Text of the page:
Multiple sclerosis, Struggles

Dancing in the rain

Sweet sentiment, but have you ever really tried it? What a load of hooey. You get wet, and depending on the season, cold. And it might ruin your shoes. Definitely your hair.

Maybe I’m too macabre for my own good, but for me it conjures up a scene from Bram Stoker’s Dracula that, after our heroines frolic in a surprise spring shower, turns really, really, I mean really dark.

And then there’s the lightning. Just ask anyone who has had the misfortune of being with me in a freak storm how terrified I get. And how fast I can attempt to run.

Image from

So imagine my delight when this morning the sky opened up. We’re talking biblical rain here.

I’m in a stage 4 panic. There’s roughly half a football field separating my parking spot from the door. A lot can go wrong in that span of space, especially when I realize that I won’t be able to book it.

So I slog through, but not without some serious emotional trauma from nearby lightning. My shoes, fine. Hair, not so much.

Maybe I approach MS much the same way I do a thunderstorm — try to run like hell from it but still get slammed.

I get that “learning to dance in the rain” is a metaphor for coping with life’s adversities.

Those Panglossian types will say I need to let go of my fears, find the silver lining and boogie down a little in the rain.

But I know the best of all possible worlds doesn’t include multiple sclerosis.

So forgive my pessimism when I can’t embrace my disease, even just a little bit, or learn to cope with it beyond managing my symptoms day in and day out.

I’d rather try to run like hell from it.

7 thoughts on “Dancing in the rain”

  1. Yeah, nothing sucks like watching other people scamper to their cars while you limp slowly though the pouring rain. That’s the problem with only having one basic speed-slow. Lucky for me, I park in the deck at work so never have to face to rain issue but I hate getting caught out in the rain while shopping.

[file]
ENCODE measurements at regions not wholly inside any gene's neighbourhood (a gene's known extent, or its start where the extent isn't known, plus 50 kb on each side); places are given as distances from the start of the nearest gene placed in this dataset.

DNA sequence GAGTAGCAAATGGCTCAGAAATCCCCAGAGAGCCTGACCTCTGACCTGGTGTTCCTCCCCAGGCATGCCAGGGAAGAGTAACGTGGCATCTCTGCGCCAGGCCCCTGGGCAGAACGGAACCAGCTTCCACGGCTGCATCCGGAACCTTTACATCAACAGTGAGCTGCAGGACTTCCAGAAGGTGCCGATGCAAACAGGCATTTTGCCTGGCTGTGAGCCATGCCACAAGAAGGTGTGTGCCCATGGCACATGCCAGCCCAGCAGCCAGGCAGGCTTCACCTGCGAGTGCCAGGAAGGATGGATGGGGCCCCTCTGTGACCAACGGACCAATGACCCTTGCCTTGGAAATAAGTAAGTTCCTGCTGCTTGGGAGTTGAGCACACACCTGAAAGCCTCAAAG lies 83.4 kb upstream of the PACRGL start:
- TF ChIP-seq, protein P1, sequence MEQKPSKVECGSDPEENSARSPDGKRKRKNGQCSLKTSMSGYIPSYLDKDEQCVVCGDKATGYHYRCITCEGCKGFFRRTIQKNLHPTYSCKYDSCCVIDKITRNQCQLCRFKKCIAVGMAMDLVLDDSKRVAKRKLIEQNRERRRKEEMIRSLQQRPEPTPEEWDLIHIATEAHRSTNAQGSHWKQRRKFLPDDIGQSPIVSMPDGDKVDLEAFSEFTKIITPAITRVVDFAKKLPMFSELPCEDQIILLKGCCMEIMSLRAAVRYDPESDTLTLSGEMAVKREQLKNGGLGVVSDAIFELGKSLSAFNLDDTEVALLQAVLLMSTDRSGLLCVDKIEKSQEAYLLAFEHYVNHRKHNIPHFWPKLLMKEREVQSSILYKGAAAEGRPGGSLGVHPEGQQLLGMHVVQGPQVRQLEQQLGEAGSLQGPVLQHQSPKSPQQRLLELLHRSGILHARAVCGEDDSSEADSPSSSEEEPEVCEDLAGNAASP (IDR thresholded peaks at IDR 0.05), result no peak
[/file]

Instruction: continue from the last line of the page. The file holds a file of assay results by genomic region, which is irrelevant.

2. Also can’t carry an umbrella anymore… Now, I rely on hooded jackets and old shoes in the rain. Perhaps metaphoric, but the image reminds us of an MS lifestyle.

  3. I would love to add a link to this post to the comments section of my poem Pet Peeve. That poem generated perhaps the liveliest discussion I have ever had, with people going to post on their blogs about it. Your excellent post would be in keeping with the tenor of the discussion. Here’s the poem itself, with the link at the end.

    Here is a pet peeve.
    When people say they are glad
    that they got MS.

    They are pleased because
    it made them better persons.
    My blood just curdles.

    Are you kidding me?
    Was there no better method
    to accomplish growth?

    1. Yes, Judy – I found your post and the resulting discussing to be so eye-opening. I don’t think MS has fundamentally changed who I am at my core. It may have put me in touch with sides that I wasn’t all too familiar with…but I can’t say that makes me grateful for it. There are other, easier paths toward self-enlightenment. Ha!

  4. What a way you have with words, Jenn!

    These are such powerful lines:

    “So forgive my pessimism when I can’t embrace my disease, even just a little bit, or learn to cope with it beyond managing my symptoms day in and day out.

    I’d rather try to run like hell from it.”

    I imagine we all would if we could. Thanks for sharing. Dan

    1. thanks, Dan. how are you and Jennifer these days? Does she ever go by Jenn? I find more and more that’s what I prefer (although so many people shorten it to Jen, and that makes me think of that cartoon Jem – Truly Outrageous!)

      I was thinking of Bruce Springsteen (and then you) the other day. Have you heard The Gaslight Anthem?

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